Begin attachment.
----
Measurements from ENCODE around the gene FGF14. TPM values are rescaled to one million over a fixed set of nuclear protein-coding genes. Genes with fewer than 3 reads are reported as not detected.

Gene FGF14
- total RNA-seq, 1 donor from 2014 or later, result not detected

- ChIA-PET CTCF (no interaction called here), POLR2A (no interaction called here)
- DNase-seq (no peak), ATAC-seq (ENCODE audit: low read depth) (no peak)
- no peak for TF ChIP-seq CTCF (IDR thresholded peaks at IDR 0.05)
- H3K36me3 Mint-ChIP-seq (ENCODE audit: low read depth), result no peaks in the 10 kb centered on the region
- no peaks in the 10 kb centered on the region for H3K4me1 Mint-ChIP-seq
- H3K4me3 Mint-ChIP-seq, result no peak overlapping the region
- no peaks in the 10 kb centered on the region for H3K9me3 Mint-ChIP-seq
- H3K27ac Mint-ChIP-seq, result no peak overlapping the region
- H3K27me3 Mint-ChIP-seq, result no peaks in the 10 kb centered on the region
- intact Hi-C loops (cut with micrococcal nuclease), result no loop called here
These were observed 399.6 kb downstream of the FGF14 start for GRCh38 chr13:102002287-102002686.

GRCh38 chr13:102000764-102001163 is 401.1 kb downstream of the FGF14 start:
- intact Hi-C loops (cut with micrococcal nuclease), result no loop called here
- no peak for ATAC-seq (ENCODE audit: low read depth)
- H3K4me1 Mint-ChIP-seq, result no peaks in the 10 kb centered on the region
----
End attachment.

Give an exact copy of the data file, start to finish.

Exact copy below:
Measurements from ENCODE around the gene FGF14. TPM values are rescaled to one million over a fixed set of nuclear protein-coding genes. Genes with fewer than 3 reads are reported as not detected.

Gene FGF14
- total RNA-seq, 1 donor from 2014 or later, result not detected

- ChIA-PET CTCF (no interaction called here), POLR2A (no interaction called here)
- DNase-seq (no peak), ATAC-seq (ENCODE audit: low read depth) (no peak)
- no peak for TF ChIP-seq CTCF (IDR thresholded peaks at IDR 0.05)
- H3K36me3 Mint-ChIP-seq (ENCODE audit: low read depth), result no peaks in the 10 kb centered on the region
- no peaks in the 10 kb centered on the region for H3K4me1 Mint-ChIP-seq
- H3K4me3 Mint-ChIP-seq, result no peak overlapping the region
- no peaks in the 10 kb centered on the region for H3K9me3 Mint-ChIP-seq
- H3K27ac Mint-ChIP-seq, result no peak overlapping the region
- H3K27me3 Mint-ChIP-seq, result no peaks in the 10 kb centered on the region
- intact Hi-C loops (cut with micrococcal nuclease), result no loop called here
These were observed 399.6 kb downstream of the FGF14 start for GRCh38 chr13:102002287-102002686.

GRCh38 chr13:102000764-102001163 is 401.1 kb downstream of the FGF14 start:
- intact Hi-C loops (cut with micrococcal nuclease), result no loop called here
- no peak for ATAC-seq (ENCODE audit: low read depth)
- H3K4me1 Mint-ChIP-seq, result no peaks in the 10 kb centered on the region